German Chancellor Angela Merkel is pretty peeved at President Obama over allegations that the National Security Agency has been monitoring her cellphone. Although the White House denies these actions, German intelligence investigators believe Merkel has reason to be upset. Wednesday she reportedly called Obama demanding an explanation regarding the alleged eavesdropping, which was reported by German newspaper Der Spiegel, and further investigated by her government intelligence agency. The Guardian, the British paper that printed the Edward Snowden leaks in the first place, reports:
Merkel told Obama that “she unmistakably disapproves of and views as completely unacceptable such practices, if the indications are authenticated,” Seifert said. “This would be a serious breach of confidence. Such practices have to be halted immediately.”
The sharpness of the German complaint direct to an American president strongly suggested that Berlin had no doubt about the grounds for protest. Seibert voiced irritation that the Germans had waited for months for proper answers from Washington to Berlin on the NSA operations.
Merkel told Obama she expected the Americans “to supply information over the possible scale of such eavesdropping practices against Germany and reply to questions that the federal government asked months ago”, Seibert said.
The White House responded that Merkel’s mobile is not being tapped. “The president assured the chancellor that the United States is not monitoring and will not monitor the communications of the chancellor,” said a statement from Jay Carney, the White House spokesman.
But Berlin promptly signalled that the rebuttal referred to the present and the future and did not deny that Merkel’s communications had been monitored in the past.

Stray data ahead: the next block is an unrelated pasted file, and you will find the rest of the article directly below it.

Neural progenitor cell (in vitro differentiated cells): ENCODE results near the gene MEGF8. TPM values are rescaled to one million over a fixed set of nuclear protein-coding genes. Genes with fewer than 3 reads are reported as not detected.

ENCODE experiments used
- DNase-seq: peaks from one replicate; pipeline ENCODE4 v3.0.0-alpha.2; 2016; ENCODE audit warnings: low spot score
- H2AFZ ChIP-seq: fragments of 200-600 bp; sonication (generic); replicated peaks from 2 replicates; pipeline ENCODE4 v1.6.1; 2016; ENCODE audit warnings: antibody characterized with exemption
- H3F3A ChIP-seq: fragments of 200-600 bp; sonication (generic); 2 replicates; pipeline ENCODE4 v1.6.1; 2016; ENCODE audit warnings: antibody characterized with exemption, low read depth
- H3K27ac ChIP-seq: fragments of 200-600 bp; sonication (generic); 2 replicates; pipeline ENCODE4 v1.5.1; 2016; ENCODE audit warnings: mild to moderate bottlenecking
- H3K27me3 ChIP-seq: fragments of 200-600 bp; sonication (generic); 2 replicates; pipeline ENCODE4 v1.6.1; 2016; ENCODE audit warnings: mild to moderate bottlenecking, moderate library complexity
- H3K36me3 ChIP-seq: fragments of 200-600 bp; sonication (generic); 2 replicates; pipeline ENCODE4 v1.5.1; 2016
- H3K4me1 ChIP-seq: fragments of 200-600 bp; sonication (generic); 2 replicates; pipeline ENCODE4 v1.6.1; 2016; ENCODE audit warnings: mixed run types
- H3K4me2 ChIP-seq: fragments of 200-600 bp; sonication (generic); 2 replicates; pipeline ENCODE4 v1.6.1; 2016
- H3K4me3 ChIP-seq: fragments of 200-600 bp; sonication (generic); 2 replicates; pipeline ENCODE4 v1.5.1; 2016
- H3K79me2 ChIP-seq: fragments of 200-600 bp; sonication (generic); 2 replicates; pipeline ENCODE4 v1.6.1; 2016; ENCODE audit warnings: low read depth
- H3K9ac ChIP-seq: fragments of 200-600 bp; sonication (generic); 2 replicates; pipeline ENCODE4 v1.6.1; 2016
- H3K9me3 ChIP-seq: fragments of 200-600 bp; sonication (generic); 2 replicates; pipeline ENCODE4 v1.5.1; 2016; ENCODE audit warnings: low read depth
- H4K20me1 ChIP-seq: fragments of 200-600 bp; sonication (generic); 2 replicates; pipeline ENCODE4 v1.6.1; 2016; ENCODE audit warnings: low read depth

Asked by the Guardian if the US had monitored the German chancellor’s phone in the past, a top White House official declined to deny that it had.
Caitlin Hayden, the White House’s National Security Council spokeswoman, said: “The United States is not monitoring and will not monitor the communications of Chancellor Merkel. Beyond that, I’m not in a position to comment publicly on every specific alleged intelligence activity.”
Obama and Merkel, the White House said, “agreed to intensify further the co-operation between our intelligence services with the goal of protecting the security of both countries and of our partners, as well as protecting the privacy of our citizens.”
But where was all this outrage when the NSA leaks were first revealed? According to social media, many Germans are critical of Merkel’s belated outrage, but it seems this time Obama hit a soft spot since the chancellor is known for being an avid cellphone user, nicknamed “die Handy-Kanzlerin.” During her first years as chancellor, she also had a chip placed in her phone to avoid being bugged, but it seems the NSA hasn’t met an encryption it can’t get around.
As for how this latest revelation will affect relations between the U.S. and Germany (and, likely, the entire European Union), Greens Party parliamentary leader Katrin Goring-Eckhart says that “If these allegations turn out to be true, we are dealing with an incredible scandal and an unprecedented breach of trust between the two countries, for which there can be no justification.”
—Posted by Natasha Hakimi
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